Two pioneering computers from the 1980s that just refuse to give up the ghost are the Commodore 64 and the Sinclair ZX Spectrum. The Spectrum didn't make much of a mark in the U.S. but here in Britain the manufacturers were fierce commercial rivals and their differently-priced micros became playground status symbols creating something of a class divide (no pun intended) among British children.
Owners of both types of microcomputer received potentially good news this Spring, with the announcement of an INDIEGOGO crowdfunding campaign for two new C64 devices - a handheld with built-in screen, and a keyboard resembling a slimmed-down 'breadbin' C64. These new devices are known as 'The 64', and to date $65,974 USD has been raised through the crowdfunding campaign.
For the ZX Spectrum fans, following the arrival of Elite's Recreated ZX Spectrum, Retro Computers Ltd's ZX Spectrum Vega and recently unveiled handheld Vega+, there was the announcement at the PLAY Expo Blackpool of a new full keyboard called the 'ZX Spectrum Next' resembling the QL-style ZX Spectrum + machines from the 80's complete with integrated SD-card and bluetooth functionality. Both the Vega + and the new ZX Spectrum Next were styled by 1980s Sinclair Research Industrial Director Rick Dickinson.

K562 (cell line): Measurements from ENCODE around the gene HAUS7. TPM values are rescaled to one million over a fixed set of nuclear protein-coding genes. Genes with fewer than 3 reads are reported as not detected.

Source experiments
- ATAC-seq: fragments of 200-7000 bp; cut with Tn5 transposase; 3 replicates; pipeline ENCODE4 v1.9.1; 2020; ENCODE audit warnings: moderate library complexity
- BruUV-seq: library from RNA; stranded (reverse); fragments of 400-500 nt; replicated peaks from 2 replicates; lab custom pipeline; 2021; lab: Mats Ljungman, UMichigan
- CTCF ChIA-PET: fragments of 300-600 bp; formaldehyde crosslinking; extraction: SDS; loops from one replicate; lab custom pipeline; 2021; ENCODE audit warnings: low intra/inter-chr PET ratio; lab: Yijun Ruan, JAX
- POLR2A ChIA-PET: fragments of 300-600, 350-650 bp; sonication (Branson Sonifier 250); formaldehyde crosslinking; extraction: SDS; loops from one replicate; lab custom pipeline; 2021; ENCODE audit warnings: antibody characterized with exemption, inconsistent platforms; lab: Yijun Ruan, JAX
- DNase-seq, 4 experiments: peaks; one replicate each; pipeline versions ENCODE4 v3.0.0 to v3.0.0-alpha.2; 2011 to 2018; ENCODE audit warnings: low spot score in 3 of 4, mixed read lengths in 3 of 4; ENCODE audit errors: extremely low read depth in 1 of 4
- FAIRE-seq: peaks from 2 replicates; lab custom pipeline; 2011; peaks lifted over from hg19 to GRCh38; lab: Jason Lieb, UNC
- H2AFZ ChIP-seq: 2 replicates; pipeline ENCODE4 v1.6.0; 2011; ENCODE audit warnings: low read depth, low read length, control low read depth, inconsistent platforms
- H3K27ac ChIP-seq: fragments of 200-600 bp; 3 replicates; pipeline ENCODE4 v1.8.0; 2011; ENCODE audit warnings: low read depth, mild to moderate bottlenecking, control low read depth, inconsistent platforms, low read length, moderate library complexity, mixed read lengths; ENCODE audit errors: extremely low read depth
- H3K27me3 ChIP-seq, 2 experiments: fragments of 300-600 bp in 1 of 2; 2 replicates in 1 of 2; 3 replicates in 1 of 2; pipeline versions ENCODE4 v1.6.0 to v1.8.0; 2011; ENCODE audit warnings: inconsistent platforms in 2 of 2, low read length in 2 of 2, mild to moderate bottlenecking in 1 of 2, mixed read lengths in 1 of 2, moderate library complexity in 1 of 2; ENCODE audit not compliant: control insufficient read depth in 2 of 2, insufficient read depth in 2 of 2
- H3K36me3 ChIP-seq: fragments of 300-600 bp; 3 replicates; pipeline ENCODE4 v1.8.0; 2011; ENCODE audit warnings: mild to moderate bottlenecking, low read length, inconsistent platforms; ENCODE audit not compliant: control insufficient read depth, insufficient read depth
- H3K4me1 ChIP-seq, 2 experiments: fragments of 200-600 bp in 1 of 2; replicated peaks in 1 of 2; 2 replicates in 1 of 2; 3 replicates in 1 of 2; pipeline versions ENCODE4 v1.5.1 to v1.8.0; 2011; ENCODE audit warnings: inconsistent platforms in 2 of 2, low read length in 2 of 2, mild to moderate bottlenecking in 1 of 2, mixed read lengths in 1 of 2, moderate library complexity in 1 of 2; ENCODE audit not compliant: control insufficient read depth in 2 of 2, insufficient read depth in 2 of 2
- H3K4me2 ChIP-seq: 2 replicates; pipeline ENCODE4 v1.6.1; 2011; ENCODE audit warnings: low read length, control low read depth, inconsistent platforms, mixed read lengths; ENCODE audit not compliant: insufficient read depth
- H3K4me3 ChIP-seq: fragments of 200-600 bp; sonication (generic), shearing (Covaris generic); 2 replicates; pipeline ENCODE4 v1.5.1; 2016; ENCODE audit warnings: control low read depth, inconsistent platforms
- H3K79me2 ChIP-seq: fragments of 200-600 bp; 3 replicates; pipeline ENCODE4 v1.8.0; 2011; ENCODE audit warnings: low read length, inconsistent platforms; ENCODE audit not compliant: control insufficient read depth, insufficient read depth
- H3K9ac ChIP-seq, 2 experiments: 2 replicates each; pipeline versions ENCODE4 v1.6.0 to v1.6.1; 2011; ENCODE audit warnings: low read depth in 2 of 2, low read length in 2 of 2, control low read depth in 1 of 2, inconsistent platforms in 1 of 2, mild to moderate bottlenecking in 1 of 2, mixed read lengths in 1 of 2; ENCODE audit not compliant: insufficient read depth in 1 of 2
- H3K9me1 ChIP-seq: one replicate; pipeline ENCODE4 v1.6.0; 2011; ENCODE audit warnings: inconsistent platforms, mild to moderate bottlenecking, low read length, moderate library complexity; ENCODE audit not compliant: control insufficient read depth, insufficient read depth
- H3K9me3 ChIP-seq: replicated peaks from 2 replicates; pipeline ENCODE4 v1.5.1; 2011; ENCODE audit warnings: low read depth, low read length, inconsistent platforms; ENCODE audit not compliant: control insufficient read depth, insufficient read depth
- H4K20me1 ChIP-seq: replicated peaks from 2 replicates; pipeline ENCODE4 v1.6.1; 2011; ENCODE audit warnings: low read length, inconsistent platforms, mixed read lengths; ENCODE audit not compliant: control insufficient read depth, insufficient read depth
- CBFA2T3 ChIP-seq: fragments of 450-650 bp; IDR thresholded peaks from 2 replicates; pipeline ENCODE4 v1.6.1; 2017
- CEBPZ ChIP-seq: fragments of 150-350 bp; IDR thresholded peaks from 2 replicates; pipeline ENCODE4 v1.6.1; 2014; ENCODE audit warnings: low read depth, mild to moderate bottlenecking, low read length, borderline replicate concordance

On the subject of the Vega, there was much interest in the community following the announcement of the resignation of Retro Computer's Ltd Company Director Paul Andrews and Technical Expert Chris Smith, who literally wrote the book on the ZX Spectrum in the form of 'The Spectrum ULA - How To Design A Microcomputer', in which he detailed his reverse engineering of the custom gate array inside the 'speccy' computers. Paul Andrews is Director of a number of companies and also recently acquired the rights to the Jupiter Ace computer brand.
The Cantab Jupiter Ace was designed and marketed in the early 1980's by a break-off duo from the team who had been working on the Sinclair ZX81. It was unusual for having the 4th generation language FORTH built into it's ROM whereas most 8-bit micros had BASIC built-in.
Retro Computer's Ltd subsequently announced the recruitment of Dr Janko Mrsic-Flogel and Suzanne Martin to the team, along with the news that SMS Electronics will again be involved in the manufacturing process for the Vega +.
You can find out more about the new devices here:
ZX Spectrum Next - www.specnext.com
The '64' [Commodore] - https://www.indiegogo.com/projects/the-64-computer-and-handheld-console#/
ZX Spectrum Vega+ http://shop.zxvega.co.uk
Additionally, if you are REALLY hardcore (and brave), and don't mind doing a fair amount of soldering, then you could try building a ZX Spectrum Harlequin kit, priced at £99.99 and available from www.bytedelight.com, who also sell the DivMMC Enjoy SD-card interface for original 1980's ZX Spectrums.
Thanks for reading!